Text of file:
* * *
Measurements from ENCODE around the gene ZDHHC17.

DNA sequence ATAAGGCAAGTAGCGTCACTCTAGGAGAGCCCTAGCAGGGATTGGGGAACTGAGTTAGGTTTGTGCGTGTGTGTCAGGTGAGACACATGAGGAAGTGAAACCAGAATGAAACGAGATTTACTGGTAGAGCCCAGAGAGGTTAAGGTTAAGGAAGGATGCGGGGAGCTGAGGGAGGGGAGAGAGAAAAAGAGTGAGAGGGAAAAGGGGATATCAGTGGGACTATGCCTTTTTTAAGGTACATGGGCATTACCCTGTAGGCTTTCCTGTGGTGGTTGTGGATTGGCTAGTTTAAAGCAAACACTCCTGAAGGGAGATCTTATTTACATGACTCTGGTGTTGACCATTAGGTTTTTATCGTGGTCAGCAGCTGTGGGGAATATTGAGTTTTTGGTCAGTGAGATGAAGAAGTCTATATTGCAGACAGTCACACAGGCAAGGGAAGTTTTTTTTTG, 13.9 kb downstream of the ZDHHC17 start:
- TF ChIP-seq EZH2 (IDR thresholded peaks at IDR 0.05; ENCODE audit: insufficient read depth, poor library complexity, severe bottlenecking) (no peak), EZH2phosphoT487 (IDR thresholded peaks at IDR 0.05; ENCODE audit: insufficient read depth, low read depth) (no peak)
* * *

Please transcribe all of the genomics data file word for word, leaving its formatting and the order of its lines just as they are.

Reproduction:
Measurements from ENCODE around the gene ZDHHC17.

DNA sequence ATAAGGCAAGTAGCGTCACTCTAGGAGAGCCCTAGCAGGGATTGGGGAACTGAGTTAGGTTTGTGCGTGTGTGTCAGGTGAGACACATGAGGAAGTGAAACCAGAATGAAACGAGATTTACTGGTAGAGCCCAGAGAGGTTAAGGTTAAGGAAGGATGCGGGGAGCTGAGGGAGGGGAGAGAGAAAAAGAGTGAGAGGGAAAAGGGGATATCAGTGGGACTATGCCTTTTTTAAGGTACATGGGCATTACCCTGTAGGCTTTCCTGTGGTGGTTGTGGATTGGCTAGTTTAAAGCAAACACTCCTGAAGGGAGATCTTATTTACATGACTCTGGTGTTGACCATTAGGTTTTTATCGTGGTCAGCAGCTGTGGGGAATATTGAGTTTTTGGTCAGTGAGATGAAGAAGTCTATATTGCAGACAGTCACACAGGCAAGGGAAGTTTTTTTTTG, 13.9 kb downstream of the ZDHHC17 start:
- TF ChIP-seq EZH2 (IDR thresholded peaks at IDR 0.05; ENCODE audit: insufficient read depth, poor library complexity, severe bottlenecking) (no peak), EZH2phosphoT487 (IDR thresholded peaks at IDR 0.05; ENCODE audit: insufficient read depth, low read depth) (no peak)